(944) Hidalgo and (3552) Don Quixote - Two bright low activity or dormant comets come to perihelion this year. (3552) Don Quixote is still designated an asteroid even though a tail was seen in 2009 with the Spitzer IR space telescope and again this March at visible wavelengths with a 4.1-m telescope. This month Don Quixote is fading from magnitude 17.2 to 18.2. (944) Hidalgo is still near its peak brightness this month. Unlike Don Quixote, Hidalgo has shown no cometary activity so far. Both comets are located at northern declinations.
 
(944) Hidalgo


T = 2018-Oct-26  q = 1.95 AU   Extinct comet       Period = 13.8 yr


    Date     Mag    R.A.   Decl.     r       d    Elong  const
2018-12-01  14.3   11 36  +76 34   1.979   1.450   107    Dra       
2018-12-11  14.3   12 26  +77 17   2.000   1.458   108    Cam       
2018-12-21  14.4   13 03  +77 57   2.024   1.472   109    Cam    
2018-12-31  14.4   13 25  +78 44   2.053   1.492   110    Cam    
2019-01-10  14.5   13 30  +79 43   2.087   1.517   111    Cam      

 
(3552) Don Quixote


T = 2018-May-07  q = 1.24 AU   Extinct comet       Period =  8.8 yr


    Date     Mag    R.A.   Decl.     r       d    Elong  const
2018-12-01  17.2   00 56  +49 49   2.638   1.891   130    Cas      
2018-12-11  17.4   00 55  +48 12   2.718   2.040   124    Cas       
2018-12-21  17.7   00 57  +46 46   2.797   2.204   117    Cas    
2018-12-31  17.9   01 03  +45 36   2.875   2.380   110    And     
2019-01-10  18.2   01 11  +44 42   2.952   2.565   103    And    

 
New Discoveries

 

C/2018 W2 (Africano) - This comet was discovered nearly simultaneously by H. Groeller with the Catalina Sky Survey 0.68-m schmidt and Brian Africano with the Mount Lemmon 1.5-m reflector. Groeller actually observed the comet first but Africano was the first to submit his discovery report to the MPC. C/2018 W2 is a long-period comet that will reach perihelion on 2019 September 15 at 1.59 AU. It may peak as bright as magnitude 10-11 next September/October when it will approach to within 0.68 AU of Earth.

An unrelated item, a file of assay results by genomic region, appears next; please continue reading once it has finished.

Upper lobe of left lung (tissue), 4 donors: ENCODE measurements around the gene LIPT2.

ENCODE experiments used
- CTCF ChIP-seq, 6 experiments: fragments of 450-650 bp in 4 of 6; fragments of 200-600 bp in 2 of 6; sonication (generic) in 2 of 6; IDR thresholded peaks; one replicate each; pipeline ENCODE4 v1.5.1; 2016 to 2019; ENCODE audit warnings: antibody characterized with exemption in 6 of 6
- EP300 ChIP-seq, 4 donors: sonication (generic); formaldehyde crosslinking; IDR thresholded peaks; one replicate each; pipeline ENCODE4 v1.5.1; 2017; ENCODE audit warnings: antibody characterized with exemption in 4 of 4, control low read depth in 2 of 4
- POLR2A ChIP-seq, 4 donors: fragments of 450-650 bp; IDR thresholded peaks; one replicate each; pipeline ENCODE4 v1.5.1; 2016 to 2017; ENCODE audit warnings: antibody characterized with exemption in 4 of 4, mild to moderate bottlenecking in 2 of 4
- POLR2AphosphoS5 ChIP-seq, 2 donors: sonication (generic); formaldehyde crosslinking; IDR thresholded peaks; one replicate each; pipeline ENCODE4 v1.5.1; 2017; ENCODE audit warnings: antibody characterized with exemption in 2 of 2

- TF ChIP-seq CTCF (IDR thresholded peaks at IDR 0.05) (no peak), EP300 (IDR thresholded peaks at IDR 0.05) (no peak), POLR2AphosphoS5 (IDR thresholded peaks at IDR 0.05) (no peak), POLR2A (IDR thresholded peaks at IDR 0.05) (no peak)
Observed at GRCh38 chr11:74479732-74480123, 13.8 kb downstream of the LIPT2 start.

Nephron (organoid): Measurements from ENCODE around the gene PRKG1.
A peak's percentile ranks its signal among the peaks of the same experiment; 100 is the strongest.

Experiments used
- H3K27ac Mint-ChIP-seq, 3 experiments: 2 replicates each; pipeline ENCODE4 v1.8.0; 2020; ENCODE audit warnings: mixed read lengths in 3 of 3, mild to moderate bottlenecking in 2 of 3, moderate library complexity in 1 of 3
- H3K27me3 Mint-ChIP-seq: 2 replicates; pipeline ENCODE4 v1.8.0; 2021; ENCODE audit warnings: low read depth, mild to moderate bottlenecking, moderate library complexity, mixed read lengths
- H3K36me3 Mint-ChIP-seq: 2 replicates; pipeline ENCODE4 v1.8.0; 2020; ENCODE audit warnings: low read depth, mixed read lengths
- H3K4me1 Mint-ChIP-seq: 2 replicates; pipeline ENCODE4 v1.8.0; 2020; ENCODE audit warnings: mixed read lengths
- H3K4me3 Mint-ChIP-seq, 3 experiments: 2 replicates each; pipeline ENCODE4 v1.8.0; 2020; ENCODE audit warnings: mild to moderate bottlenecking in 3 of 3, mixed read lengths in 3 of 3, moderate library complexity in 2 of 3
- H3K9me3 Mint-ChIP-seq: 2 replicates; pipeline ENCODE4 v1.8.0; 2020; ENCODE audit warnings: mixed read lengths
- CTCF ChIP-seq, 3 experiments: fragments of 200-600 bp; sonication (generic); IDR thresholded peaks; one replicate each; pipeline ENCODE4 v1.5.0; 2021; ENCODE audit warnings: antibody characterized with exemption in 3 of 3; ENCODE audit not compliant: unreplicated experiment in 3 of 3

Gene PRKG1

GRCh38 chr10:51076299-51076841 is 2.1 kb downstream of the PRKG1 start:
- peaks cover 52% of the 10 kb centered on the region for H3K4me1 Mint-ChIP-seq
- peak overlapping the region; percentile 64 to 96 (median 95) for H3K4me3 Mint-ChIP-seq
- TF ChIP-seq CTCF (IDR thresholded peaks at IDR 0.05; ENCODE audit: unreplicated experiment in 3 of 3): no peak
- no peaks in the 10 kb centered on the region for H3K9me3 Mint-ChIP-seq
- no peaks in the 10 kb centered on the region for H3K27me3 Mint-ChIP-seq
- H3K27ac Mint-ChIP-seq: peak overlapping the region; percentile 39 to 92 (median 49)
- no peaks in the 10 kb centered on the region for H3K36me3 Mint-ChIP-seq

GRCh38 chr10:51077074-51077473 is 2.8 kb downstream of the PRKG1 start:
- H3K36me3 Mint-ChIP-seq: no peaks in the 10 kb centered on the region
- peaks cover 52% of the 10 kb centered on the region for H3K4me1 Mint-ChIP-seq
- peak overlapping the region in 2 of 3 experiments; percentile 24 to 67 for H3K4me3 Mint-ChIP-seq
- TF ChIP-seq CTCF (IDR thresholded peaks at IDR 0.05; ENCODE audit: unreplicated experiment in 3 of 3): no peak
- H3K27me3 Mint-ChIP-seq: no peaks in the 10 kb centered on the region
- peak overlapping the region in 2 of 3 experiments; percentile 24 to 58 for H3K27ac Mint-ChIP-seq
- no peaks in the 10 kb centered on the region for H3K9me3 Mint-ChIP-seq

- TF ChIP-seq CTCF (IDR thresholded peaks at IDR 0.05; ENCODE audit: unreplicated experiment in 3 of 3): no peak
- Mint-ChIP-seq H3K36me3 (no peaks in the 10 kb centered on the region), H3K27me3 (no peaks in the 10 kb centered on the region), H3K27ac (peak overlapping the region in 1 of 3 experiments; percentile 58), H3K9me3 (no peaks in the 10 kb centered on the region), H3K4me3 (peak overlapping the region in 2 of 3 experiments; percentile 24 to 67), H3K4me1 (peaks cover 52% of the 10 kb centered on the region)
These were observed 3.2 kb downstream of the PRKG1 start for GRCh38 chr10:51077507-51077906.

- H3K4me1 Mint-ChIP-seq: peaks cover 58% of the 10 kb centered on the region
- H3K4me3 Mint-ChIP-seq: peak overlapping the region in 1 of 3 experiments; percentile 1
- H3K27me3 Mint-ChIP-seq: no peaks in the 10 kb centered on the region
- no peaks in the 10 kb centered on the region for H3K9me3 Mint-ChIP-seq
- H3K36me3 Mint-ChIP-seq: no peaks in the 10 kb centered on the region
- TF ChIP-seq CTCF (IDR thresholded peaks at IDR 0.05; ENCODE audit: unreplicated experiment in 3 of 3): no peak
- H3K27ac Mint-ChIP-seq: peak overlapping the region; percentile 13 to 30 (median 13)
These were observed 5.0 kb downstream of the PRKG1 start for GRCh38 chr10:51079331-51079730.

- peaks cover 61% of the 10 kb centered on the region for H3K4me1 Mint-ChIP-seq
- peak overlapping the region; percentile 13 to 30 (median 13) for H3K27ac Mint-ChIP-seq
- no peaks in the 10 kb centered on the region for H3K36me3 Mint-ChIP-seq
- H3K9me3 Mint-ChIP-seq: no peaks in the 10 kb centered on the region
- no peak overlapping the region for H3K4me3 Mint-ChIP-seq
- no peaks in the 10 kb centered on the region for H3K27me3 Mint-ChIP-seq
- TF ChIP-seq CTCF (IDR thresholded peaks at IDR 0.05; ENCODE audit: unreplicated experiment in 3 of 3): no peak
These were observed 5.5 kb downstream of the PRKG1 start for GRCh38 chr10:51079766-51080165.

A/2018 W1 - Greg Leonard discovered this object on November 2 at 19th magnitude with the Catalina Sky Survey 0.68-m schmidt. It is a Halley-family object with a 100 year period and perihelion on 2019 May 11 at 1.36 AU. Unless it becomes active, A/2018 W1 should not become much brighter than its current 19th magnitude.

 

C/2018 V4 (Africano) - C/2018 V4 was also found by Africano with the Mount Lemmon 1.5-m. At discovery on November 4, it was 19th magnitude. It is a dynamically old long-period comet with a perihelion on 2019 March 1 at 3.20 AU. It is not expected to get brighter than 19th magnitude.

 

A/2018 V3 - This object was discovered with the Pan-STARRS2 telescope on November 2 at magnitude 21. Currently showing no cometary activity, this object reaches perihelion on 2019 September 8 at 1.34 AU and closest approach to Earth on 2019 August 19 at 0.38 AU. Even if it stays inactive, it will reach 15th magnitude in mid-August. Its orbit is of the dynamically old long-period type so there is a good chance this object is only currently inactive due to its large heliocentric distance of 3.76 AU. It may very well become an active comet as it gets closer and could become much brighter than 15th magnitude.

 

C/2018 V2 (ATLAS) - The ATLAS survey found this comet on November 2 at 19th magnitude. The comet is as bright as it will get. It is a Halley-type comet with an orbital period of 130 years and perihelion on 2018 November 26 at 2.45 AU.

 

P/2018 VN2 (Leonard) - Greg Leonard also found this comet with the Mount Lemmon 1.5-m. At discovery on November 5, it was 19th magnitude. It will not be getting any brighter this return. The comet is on a 8.1 year period orbit and reached perihelion back on 2018 June 7 at 2.11 AU.

 

C/2018 U1 (Lemmon) - Rich Kowalski found this comet on October 27th at 20th magnitude with the Mount Lemmon 1.5-m. It may peak at around magnitude 15 near its 2021 November 1 perihelion at 4.98 AU.

 

P/2017 TW13 (Lemmon) - Jess Johnson found P/2017 TW13 back on 2017 September 1 at 20th magnitude with the Mount Lemmon 1.5-m. At that time the object did not show cometary activity. H. Sato noted a coma on images taken on 2018 October 13 with a 0.6-m astrograph. P/2017 TW13 is a short-period comet on a 19.2 year orbit with perihelion on 2018 June 20 at 2.08 AU.

 

As always, the Comet Section is happy to receive all comet observations, whether images, drawings, magnitude estimates, and even spectra. Please send your observations via email to < carl.hergenrother @ alpo-astronomy.org >.


- Carl Hergenrother (ALPO Comet Section Coordinator)